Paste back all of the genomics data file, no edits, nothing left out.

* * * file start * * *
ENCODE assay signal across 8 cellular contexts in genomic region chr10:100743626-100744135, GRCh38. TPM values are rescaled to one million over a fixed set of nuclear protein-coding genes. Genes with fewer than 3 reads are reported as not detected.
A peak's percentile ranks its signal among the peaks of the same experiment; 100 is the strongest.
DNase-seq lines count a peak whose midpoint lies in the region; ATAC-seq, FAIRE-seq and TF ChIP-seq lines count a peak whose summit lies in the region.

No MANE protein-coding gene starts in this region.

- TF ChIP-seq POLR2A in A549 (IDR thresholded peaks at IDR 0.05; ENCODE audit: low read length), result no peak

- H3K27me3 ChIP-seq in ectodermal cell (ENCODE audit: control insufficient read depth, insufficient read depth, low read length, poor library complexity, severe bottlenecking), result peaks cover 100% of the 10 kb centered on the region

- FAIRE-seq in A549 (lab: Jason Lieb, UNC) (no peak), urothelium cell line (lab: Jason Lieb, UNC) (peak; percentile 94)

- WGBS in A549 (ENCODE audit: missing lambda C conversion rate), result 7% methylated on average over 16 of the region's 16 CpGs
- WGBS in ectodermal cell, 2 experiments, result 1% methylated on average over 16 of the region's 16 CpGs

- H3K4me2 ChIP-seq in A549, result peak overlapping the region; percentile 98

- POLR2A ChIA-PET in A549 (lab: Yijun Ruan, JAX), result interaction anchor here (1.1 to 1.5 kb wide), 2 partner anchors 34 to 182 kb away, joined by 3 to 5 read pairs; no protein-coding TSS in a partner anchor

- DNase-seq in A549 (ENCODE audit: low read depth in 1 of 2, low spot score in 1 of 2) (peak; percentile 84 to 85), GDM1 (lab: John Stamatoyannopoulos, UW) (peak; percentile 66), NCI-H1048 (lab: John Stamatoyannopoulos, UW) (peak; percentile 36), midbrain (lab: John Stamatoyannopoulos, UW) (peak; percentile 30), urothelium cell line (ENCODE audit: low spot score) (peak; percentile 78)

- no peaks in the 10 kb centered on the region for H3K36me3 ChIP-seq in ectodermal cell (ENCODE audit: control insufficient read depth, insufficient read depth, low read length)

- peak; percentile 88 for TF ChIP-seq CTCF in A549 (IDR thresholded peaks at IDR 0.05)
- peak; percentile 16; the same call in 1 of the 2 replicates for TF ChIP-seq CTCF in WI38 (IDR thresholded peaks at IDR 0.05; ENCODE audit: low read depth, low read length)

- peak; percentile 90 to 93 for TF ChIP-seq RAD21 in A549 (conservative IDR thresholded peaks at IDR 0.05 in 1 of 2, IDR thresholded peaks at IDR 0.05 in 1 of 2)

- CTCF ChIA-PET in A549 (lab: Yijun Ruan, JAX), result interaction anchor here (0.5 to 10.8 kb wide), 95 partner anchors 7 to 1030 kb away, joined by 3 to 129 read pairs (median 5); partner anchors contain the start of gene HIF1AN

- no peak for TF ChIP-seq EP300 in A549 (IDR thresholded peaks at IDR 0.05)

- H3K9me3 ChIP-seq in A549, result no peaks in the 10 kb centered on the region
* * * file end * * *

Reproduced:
ENCODE assay signal across 8 cellular contexts in genomic region chr10:100743626-100744135, GRCh38. TPM values are rescaled to one million over a fixed set of nuclear protein-coding genes. Genes with fewer than 3 reads are reported as not detected.
A peak's percentile ranks its signal among the peaks of the same experiment; 100 is the strongest.
DNase-seq lines count a peak whose midpoint lies in the region; ATAC-seq, FAIRE-seq and TF ChIP-seq lines count a peak whose summit lies in the region.

No MANE protein-coding gene starts in this region.

- TF ChIP-seq POLR2A in A549 (IDR thresholded peaks at IDR 0.05; ENCODE audit: low read length), result no peak

- H3K27me3 ChIP-seq in ectodermal cell (ENCODE audit: control insufficient read depth, insufficient read depth, low read length, poor library complexity, severe bottlenecking), result peaks cover 100% of the 10 kb centered on the region

- FAIRE-seq in A549 (lab: Jason Lieb, UNC) (no peak), urothelium cell line (lab: Jason Lieb, UNC) (peak; percentile 94)

- WGBS in A549 (ENCODE audit: missing lambda C conversion rate), result 7% methylated on average over 16 of the region's 16 CpGs
- WGBS in ectodermal cell, 2 experiments, result 1% methylated on average over 16 of the region's 16 CpGs

- H3K4me2 ChIP-seq in A549, result peak overlapping the region; percentile 98

- POLR2A ChIA-PET in A549 (lab: Yijun Ruan, JAX), result interaction anchor here (1.1 to 1.5 kb wide), 2 partner anchors 34 to 182 kb away, joined by 3 to 5 read pairs; no protein-coding TSS in a partner anchor

- DNase-seq in A549 (ENCODE audit: low read depth in 1 of 2, low spot score in 1 of 2) (peak; percentile 84 to 85), GDM1 (lab: John Stamatoyannopoulos, UW) (peak; percentile 66), NCI-H1048 (lab: John Stamatoyannopoulos, UW) (peak; percentile 36), midbrain (lab: John Stamatoyannopoulos, UW) (peak; percentile 30), urothelium cell line (ENCODE audit: low spot score) (peak; percentile 78)

- no peaks in the 10 kb centered on the region for H3K36me3 ChIP-seq in ectodermal cell (ENCODE audit: control insufficient read depth, insufficient read depth, low read length)

- peak; percentile 88 for TF ChIP-seq CTCF in A549 (IDR thresholded peaks at IDR 0.05)
- peak; percentile 16; the same call in 1 of the 2 replicates for TF ChIP-seq CTCF in WI38 (IDR thresholded peaks at IDR 0.05; ENCODE audit: low read depth, low read length)

- peak; percentile 90 to 93 for TF ChIP-seq RAD21 in A549 (conservative IDR thresholded peaks at IDR 0.05 in 1 of 2, IDR thresholded peaks at IDR 0.05 in 1 of 2)

- CTCF ChIA-PET in A549 (lab: Yijun Ruan, JAX), result interaction anchor here (0.5 to 10.8 kb wide), 95 partner anchors 7 to 1030 kb away, joined by 3 to 129 read pairs (median 5); partner anchors contain the start of gene HIF1AN

- no peak for TF ChIP-seq EP300 in A549 (IDR thresholded peaks at IDR 0.05)

- H3K9me3 ChIP-seq in A549, result no peaks in the 10 kb centered on the region